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November 17, 2012

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To Kim

You rightly note that it is easy, quite easy in fact, to criticize when it was possible to "build up."

I wholeheartedly agree with the sentiment that we should celebrate that which is good first! That is why a majority of my writing on the United Methodist Church and individual congregations has been quite positive. You can find just a sample of them here: http://seedbed.com/category/evangelism-articles/

One of the things I had written over my desk at my last job was this: "tell the story of what God is already doing and invite people to join in." I'm excited to know that very thing has happened from my work.

I criticize our United Methodist Church only in hopes that I can impact her in a positive way. That's how I've operated as a writer for nearly ten years. I invite you, and others, to follow along at johnleek.com

John Leek more than 2 years ago

False

The description of Hostess financial condition is inaccurate. It was not the workers who created the mess at Hostess; it was outside investors who entered the company, raised their own salaries, forced through a series of policies designed to break the unions, then shut down the company because they had maximized their own return. Last year, Hostess made $9 billion dollars. This was not a company on the way out until outside management treated it like their own piggy bank. So, no, the UMC is not like a Twinkie.

Geoffrey more than 2 years ago

Condemning vs. Reality

I disagree with Kim's viewpoint. I would consider points 1 & 4 to be reality as opposed to condemnation. Didn't we just look at a restructuring plan? That seems to be clear evidence that there was a change needed at the structural level! Secondly the fact that the restructuring was voted down, shows there are some who are unwilling to change. I have pastored 6 small membership UM churches in my time, and have witnessed PLENTY of resistance to change. Also could it be that the ones who are writing are concerned, vocal, and invested in seeing the church continue to grow rather than fading into irrelevance to society. I know Jesus is NEVER irrelevant, but my challenge is to help our culture see that by connecting them to His story; and that is increasingly hard to do when people are as resistant to change as many Christians in modern mainline denominations are.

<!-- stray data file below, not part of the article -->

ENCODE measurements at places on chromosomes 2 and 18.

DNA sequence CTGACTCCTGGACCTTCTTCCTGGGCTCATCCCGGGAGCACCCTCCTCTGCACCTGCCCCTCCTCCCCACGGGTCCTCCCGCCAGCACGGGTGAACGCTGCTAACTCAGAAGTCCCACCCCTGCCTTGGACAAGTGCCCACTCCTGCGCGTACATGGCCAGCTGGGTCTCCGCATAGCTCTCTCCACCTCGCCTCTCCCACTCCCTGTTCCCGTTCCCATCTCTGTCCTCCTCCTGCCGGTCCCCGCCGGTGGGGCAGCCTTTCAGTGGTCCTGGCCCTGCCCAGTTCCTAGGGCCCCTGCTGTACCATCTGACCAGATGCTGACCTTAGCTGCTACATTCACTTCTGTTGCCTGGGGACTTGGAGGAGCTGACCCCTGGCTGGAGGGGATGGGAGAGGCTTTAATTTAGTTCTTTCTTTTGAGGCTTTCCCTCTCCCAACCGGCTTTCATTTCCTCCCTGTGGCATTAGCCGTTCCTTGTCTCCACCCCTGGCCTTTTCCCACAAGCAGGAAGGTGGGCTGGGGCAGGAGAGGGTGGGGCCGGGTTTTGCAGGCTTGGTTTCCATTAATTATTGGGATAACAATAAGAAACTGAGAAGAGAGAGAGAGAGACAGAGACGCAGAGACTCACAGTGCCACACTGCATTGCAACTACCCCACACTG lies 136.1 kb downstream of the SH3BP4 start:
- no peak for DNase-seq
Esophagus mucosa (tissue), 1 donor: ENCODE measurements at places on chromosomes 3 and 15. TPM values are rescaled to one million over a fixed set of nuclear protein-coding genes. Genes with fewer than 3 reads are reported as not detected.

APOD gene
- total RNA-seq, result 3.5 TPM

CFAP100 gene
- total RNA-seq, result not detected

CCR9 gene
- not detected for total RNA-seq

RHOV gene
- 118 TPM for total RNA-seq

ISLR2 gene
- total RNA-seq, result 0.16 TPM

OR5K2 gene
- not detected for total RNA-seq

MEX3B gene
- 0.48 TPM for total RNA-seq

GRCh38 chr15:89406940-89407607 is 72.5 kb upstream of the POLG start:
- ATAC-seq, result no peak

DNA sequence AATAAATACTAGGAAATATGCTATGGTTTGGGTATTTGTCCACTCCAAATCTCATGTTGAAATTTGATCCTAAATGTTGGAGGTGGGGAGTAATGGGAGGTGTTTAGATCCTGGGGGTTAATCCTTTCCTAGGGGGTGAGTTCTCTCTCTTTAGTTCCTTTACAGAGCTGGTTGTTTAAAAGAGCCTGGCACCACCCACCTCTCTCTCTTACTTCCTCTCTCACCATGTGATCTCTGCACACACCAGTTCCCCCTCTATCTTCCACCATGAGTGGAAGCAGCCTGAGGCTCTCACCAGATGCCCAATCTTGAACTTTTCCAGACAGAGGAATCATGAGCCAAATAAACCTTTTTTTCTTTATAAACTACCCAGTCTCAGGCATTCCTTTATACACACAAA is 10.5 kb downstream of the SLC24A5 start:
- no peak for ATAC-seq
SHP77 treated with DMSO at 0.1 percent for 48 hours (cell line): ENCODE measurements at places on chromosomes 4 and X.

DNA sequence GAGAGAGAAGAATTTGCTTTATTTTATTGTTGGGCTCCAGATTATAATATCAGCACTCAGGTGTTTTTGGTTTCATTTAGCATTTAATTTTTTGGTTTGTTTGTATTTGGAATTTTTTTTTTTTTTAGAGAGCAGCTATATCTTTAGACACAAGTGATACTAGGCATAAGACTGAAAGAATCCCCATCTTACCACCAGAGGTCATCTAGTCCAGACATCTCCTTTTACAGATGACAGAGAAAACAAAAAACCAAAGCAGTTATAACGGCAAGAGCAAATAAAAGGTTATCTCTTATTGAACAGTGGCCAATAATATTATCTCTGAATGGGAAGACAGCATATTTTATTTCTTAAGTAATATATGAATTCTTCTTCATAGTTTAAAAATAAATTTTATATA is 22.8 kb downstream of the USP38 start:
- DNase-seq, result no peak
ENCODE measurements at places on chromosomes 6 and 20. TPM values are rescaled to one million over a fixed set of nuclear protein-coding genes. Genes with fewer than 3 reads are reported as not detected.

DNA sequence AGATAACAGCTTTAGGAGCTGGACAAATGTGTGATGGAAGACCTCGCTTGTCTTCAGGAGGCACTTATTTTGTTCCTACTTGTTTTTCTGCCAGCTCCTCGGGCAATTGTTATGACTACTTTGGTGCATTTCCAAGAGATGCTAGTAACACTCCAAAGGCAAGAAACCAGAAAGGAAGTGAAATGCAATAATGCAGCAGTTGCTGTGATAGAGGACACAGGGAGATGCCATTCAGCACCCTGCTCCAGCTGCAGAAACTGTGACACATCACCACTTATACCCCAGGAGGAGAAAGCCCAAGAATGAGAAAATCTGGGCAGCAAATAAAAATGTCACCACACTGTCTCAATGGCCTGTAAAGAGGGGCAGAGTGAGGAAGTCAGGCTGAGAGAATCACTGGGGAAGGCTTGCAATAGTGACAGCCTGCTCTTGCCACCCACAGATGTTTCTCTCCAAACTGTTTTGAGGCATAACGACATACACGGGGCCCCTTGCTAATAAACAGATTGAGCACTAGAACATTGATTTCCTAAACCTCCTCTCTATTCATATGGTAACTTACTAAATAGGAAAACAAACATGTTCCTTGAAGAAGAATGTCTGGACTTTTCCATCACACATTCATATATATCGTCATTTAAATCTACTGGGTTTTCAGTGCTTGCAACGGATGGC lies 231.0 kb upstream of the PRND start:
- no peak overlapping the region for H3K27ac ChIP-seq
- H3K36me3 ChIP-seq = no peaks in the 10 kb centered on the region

Rusty more than 2 years ago

Twinkie response

As a candidate for ordination, why would you write points 1-4?
Your negative thoughts should not be posted on Internet .
I never understand why Methodist that have a God given gift to write, too often use their gifts to condemn rather than build up .
Moreover , your remaining words that were somewhat positive were simply stated, too little, too late.

Kim more than 2 years ago

Notable Quotes


"Lately I’ve been wondering if a little death and resurrection is exactly what the American church needs. What if all this talk of waning numbers and shrinking influence means our empire-building days are over and it’s a good thing? As the religious landscape in the U.S. changes, Christians are going to have to learn to measure our success by something other than money and power.


– Popular blogger Rachel Held Evans in an interview with Jonathan Merritt of Religion News Service


"So what does the physical church offer that the Internet can’t? You can’t take communion online. You can’t physically serve others together online. You can post your #ashtag picture, but you can’t have those ashes administered online. In a virtual age, it will be important for churches to place a renewed emphasis on those tangible, corporal activities as a significant reason to come to church.”


– Roxanne Stone, a vice president at Barna Research Group in an article by Jonathan Merritt of Religion News Service.